Not sure what I think about PMS. I've only had 1 period in 5 years because of pregnancy and breastfeeding.
I can't play down the desperate need I had to be with my baby when it was born. Someone took DD1 out of the room without asking and I felt as though a limb had been amputated. I was not expecting to feel like that; nobody had warned me mothers feel so strongly towards their babies.
I'm not an expert on hormones, but I do notice that whenever one thing is debunked another springs up to take its place. People used to say it was size of brain that made a difference, now not believed.
Yes, the idea of a male/masculine brain or a female/feminine brain is just rubbish
So motherinferior would you put the fact that women do tend to be interested in different things than men entirely down to culture? Do you believe that equal numbers of women would like football and physics as men in a different society?
Re the maternal stuff, I wonder how anyone would feel about something that had been part of them for so long, they had given birth too, and was with them all the time. Of course men can't experience it, therefore we'll never know whether it is 'innate' differences rather than a particular set of circumstances resulting in a particular reaction.
How would I know? Because we inhabit a society in which those things are so very assumed, so culturally embedded, that the 'natural' and the constructed can't be distinguished.
And in any case you have to put it in its social context. Physics is for Clever People. People with a Rigorous Brain. THe fact that art, or writing, is complex and difficult is not acknowledged to the same extent.
And so, yet again, we see that Girls Are A Bit Thick. Sweet, arty creatures, but a bit thick.
INteresting question, Alice world.
WHen DD was born, I saw that DH had an instant bond with her. I can't explain it, I just know it was real, and it was because he was her biological father.
BUt men can't give birth, so they do not have the physical experience that women have, not least the pain that comes from bringing new life into the world. I think birth is very spiritual (Am on El Vino tonight)
The evidence around both typical depression and PND show that they are rarely circumstantial. Of course there is such a thing as reactive depression but this is a different thing to the illnesses PND and depression which are caused by chemical and hormonal imbalances. If they were purely circumstantial then anti-depressants would have no effect.
I don't want to turn this into a debate about depression but it is the "circumstantial" idea of what causes depression that made my life hell last year. I was desperately mentally ill, despite the fact that my life was perfectly fine. Others couldn't see that and expected me to cheer up. Not possible when your brain just refuses to do so.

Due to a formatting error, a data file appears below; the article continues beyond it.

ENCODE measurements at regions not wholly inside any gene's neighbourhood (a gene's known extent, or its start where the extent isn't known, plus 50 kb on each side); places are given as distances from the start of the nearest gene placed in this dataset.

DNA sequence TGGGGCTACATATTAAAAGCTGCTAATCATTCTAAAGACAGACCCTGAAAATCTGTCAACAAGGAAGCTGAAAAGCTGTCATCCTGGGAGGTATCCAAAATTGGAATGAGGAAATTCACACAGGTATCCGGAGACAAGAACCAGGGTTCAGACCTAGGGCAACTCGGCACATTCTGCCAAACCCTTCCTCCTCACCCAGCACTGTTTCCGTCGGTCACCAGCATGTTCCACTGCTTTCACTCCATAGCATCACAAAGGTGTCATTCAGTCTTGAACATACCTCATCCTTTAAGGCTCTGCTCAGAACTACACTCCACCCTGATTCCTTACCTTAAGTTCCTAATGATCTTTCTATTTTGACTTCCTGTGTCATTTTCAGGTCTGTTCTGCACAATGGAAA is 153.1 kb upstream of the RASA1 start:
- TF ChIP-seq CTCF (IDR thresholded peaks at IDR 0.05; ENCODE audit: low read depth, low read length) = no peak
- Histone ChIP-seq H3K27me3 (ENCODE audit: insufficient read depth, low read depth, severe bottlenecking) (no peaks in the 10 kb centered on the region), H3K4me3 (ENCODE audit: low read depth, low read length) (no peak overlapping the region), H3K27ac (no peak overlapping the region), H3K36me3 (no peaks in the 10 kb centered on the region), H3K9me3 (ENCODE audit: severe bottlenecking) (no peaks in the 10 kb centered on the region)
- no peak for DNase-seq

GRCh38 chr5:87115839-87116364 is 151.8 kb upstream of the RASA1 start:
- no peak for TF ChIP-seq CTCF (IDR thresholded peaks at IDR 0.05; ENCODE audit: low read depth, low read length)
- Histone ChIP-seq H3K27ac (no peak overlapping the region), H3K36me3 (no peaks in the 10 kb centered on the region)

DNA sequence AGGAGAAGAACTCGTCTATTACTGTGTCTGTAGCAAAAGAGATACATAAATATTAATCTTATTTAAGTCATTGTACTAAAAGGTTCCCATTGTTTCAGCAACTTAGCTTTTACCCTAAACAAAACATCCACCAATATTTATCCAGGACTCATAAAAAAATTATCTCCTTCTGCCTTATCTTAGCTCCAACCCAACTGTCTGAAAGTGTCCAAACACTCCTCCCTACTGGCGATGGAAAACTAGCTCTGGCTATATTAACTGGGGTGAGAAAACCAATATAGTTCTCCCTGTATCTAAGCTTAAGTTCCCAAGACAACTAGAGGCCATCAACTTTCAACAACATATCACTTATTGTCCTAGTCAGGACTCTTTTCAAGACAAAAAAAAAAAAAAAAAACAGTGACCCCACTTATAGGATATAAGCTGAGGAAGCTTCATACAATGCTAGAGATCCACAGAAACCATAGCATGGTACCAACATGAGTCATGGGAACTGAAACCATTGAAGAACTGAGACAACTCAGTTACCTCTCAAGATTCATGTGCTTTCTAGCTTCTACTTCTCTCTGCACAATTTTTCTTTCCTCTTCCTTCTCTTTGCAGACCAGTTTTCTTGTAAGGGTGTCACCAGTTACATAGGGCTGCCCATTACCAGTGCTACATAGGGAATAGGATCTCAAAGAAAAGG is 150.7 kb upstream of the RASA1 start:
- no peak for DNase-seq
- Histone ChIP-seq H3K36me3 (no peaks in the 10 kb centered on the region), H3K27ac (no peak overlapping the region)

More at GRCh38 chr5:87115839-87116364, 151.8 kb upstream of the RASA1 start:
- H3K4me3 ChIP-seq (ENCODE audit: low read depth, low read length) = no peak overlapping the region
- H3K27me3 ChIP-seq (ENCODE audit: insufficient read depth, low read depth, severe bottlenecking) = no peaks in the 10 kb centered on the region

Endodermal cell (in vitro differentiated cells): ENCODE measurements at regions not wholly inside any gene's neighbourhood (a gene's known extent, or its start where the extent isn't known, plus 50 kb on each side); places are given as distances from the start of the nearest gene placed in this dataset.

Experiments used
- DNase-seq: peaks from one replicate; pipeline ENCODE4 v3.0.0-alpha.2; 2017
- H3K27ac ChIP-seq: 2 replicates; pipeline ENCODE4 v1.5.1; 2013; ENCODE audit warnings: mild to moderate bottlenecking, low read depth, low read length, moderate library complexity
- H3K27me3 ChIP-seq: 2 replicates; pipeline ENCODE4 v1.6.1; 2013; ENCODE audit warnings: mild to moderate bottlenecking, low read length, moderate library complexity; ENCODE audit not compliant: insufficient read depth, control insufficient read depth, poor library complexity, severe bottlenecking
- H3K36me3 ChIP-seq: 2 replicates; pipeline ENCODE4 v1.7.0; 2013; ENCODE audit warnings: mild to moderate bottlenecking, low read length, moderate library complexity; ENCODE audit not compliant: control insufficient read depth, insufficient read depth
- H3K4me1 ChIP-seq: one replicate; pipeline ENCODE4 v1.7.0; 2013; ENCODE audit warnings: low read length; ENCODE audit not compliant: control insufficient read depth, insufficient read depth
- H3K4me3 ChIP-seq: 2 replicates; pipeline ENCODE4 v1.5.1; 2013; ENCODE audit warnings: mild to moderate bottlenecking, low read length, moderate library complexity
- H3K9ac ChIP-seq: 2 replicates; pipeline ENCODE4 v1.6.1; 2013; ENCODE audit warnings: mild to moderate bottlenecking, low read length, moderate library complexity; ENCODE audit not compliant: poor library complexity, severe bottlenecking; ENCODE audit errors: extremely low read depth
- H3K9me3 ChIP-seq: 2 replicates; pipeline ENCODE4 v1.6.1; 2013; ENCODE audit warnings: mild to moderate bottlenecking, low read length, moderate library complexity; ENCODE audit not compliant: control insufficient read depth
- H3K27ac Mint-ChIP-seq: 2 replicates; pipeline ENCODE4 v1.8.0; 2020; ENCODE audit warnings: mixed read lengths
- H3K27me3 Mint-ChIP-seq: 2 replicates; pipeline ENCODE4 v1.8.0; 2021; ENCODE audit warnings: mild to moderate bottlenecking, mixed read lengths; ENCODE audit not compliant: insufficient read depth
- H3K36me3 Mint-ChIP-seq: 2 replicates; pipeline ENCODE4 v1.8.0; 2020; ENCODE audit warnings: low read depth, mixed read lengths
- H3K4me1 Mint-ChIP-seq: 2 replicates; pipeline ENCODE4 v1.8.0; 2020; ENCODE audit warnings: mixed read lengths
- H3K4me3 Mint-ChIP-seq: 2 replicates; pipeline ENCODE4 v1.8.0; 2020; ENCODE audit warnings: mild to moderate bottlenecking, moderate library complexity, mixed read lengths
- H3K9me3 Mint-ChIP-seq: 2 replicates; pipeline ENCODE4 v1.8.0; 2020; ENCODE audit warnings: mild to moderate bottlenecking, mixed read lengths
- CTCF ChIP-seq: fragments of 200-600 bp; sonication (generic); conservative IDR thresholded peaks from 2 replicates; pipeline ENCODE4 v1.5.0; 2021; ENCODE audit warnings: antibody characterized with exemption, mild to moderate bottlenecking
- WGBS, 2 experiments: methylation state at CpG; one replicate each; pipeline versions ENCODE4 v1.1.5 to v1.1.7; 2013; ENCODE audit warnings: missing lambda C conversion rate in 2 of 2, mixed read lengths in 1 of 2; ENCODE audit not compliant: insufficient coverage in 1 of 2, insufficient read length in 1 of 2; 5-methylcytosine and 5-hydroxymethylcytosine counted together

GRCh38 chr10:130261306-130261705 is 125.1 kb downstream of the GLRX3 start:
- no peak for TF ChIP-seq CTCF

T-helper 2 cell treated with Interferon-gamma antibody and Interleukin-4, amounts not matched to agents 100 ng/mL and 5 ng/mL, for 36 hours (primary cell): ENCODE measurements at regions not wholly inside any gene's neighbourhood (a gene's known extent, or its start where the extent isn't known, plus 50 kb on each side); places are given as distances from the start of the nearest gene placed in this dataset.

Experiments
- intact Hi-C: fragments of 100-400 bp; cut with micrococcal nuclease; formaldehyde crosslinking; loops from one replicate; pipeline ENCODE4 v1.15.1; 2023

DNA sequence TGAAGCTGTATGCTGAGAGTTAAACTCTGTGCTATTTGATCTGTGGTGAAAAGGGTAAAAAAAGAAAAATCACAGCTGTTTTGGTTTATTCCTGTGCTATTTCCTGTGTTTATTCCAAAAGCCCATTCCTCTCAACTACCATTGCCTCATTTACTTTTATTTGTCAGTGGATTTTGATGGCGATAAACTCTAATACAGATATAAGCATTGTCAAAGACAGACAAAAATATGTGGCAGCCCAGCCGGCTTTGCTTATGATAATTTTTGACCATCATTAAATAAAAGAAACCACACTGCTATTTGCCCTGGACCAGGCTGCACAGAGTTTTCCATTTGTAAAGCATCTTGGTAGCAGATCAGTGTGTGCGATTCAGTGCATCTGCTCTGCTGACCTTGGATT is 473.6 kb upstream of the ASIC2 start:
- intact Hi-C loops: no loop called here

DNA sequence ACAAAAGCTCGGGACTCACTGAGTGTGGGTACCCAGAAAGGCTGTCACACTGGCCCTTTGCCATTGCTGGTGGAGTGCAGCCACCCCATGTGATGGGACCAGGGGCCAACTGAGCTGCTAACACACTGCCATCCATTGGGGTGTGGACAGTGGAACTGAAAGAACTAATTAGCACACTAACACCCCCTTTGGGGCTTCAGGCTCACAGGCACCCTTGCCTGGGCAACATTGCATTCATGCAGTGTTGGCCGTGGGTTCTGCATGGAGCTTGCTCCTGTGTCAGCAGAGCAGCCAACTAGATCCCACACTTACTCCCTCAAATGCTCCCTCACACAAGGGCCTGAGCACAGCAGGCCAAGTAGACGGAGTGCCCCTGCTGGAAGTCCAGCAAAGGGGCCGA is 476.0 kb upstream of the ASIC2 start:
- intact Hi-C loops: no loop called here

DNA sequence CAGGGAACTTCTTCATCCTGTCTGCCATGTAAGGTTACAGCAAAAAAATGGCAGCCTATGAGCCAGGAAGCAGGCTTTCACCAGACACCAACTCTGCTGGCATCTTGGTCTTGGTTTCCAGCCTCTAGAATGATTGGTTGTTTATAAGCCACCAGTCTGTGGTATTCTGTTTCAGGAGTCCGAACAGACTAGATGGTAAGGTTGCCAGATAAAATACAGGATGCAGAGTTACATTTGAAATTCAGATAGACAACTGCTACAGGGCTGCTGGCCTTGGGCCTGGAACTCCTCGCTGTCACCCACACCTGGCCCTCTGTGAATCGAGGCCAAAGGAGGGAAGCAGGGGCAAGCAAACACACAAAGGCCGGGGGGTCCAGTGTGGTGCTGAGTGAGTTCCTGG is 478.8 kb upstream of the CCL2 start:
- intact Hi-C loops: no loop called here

PND is the same, it is hormone induced and no amount of practical help is automatically going to turn it off. Help will allow the mother to heal from what is a terrible illness.
'circumstancial' in a feminist POV means the ways that women are supposed to cope in a patriarchal society. In other words, the ways that women are forced to cope under our current system. The isolation, for example. The invisibility of motherhood. The drop in status (you have to give up work). IN some cases, birth trauma or C-section. The lack of practical help (women are expected to do their own housework in western cultures). There are many factors that need to be looked at before we say PND is hormonal.
There is no way you can cheer up under these circumstances. Drugs can help alleviate the symptons and are often necessary to make life bearable.
Writer - sorry to hear about what happened to you last year.
It's cod science though to say there is one definitive theory about depression - I think it is a bit of both circumstantial and chemical. And the chemicals involved aren't testosterone/oestrogen - the primary sex hormones, afaik.
In other words,PND is most likely a normal reaction to the way society treats new mothers. Expecting them to get on with it and "cheer up" is just the tip of the iceberg
So what about PMS? That's hormone related and changes the way you think and feel about things. I definitely get PMS.
Not sure about PMS. As I say I've only had 1 period in 5 years (!).
I do recall my moods being cyclical, and could possibly have been down to the time of the month. OTOH, they could have been put down to the general stresses I was under and there may not have been a real pattern. DO you get moodier or depressed before your period?
One thing I do believe is that breastfeeding makes a mother calmer, and can alleviate PND sometimes. And I don't miss my periods, that's for sure!